The new headquarters has 15,494 square feet of usable space on two floors in the building, compared to about 12,000 square feet in five buildings at Ferry Hill.
The headquarters moved because the park's operations outgrew its historic home, and to be closer to Interstate 70. The interstate provides quicker access to Washington - where the National Park Service's headquarters is - and to various points along the 185-mile-long canal, Park Superintendent Doug Faris said.
The old offices were cramped and there were electrical problems, he said Friday. The new offices have three conference rooms while the old offices had just one, park officials said.
There are 47 employees working at the headquarters but that number may increase by five or six in the next five years, Faris said.
The park has a 10-year, $2.96 million lease for the property. If the park used the property for the full 20 years, the lease would cost almost $7.3 million.
The money comes out of the National Park Service's budget.
Park officials want to turn Ferry Hill into an interpretive and educational draw for the public. It could take up to five years to complete the estimated $1.5 million project to rehabilitate the house and open many historic exhibits, Faris said.
From 1 to 5 p.m. on Saturdays and Sundays starting in July, there will be interpretative displays, historic photos and other artifacts available for public viewing at Ferry Hill.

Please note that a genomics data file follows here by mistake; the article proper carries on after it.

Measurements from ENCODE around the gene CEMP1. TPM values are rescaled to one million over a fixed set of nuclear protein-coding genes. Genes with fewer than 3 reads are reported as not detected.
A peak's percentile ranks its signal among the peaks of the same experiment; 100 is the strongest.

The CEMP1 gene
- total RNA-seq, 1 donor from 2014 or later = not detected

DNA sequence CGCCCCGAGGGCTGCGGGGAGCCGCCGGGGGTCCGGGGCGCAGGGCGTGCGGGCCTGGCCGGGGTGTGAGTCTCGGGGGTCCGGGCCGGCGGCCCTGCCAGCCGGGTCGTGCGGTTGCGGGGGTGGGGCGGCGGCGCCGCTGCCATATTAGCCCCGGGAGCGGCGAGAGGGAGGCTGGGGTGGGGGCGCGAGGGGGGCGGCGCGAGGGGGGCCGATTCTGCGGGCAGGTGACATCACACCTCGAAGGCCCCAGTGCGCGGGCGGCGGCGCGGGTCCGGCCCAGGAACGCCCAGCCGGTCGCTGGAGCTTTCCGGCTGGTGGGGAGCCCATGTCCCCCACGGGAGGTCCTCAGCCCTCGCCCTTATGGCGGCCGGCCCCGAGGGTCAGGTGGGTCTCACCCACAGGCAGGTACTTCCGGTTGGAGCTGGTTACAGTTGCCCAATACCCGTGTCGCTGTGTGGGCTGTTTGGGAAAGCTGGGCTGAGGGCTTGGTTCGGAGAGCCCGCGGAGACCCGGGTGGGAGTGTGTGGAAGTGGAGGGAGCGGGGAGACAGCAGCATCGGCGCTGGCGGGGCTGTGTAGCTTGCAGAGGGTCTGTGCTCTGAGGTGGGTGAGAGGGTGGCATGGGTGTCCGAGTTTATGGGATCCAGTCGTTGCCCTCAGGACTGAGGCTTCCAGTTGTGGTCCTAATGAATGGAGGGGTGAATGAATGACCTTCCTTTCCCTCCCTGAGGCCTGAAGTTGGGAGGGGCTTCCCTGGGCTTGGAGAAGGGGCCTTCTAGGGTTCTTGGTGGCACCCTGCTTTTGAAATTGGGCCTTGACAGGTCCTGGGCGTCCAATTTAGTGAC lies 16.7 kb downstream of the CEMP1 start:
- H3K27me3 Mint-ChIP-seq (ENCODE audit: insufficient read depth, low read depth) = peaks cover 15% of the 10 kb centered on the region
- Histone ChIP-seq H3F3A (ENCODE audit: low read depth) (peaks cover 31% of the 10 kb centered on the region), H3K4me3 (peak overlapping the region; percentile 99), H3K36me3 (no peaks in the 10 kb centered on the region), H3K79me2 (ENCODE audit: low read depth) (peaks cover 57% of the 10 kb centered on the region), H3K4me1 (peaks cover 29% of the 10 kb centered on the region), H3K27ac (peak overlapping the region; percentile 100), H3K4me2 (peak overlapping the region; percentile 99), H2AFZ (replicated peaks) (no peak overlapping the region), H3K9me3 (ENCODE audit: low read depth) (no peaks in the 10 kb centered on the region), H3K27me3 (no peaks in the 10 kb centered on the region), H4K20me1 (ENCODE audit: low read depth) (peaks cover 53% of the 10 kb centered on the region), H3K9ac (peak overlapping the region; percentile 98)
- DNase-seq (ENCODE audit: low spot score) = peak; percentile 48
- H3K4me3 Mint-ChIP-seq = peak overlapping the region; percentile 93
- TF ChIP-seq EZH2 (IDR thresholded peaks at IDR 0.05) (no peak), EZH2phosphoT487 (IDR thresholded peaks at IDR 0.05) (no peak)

The main plantation house was built around 1810 by John Blackford. Ferry Hill got its name from the river ferry franchise Blackford bought in 1816, according to park history. The grounds and house overlooking the Potomac River were occupied by the Union and Confederate armies during the Civil War.
When the planned move was announced in July, the office of U.S. Rep. Roscoe Bartlett, R-Md., questioned the process resulting in the lease. At the time, Sallie Taylor, Bartlett's deputy press secretary, estimated the congressman's offices had received at least two dozen inquiries about the lease.
Taylor could not be reached for comment Thursday or Friday.
The federal agency that handled the lease refused to release the overall bid results.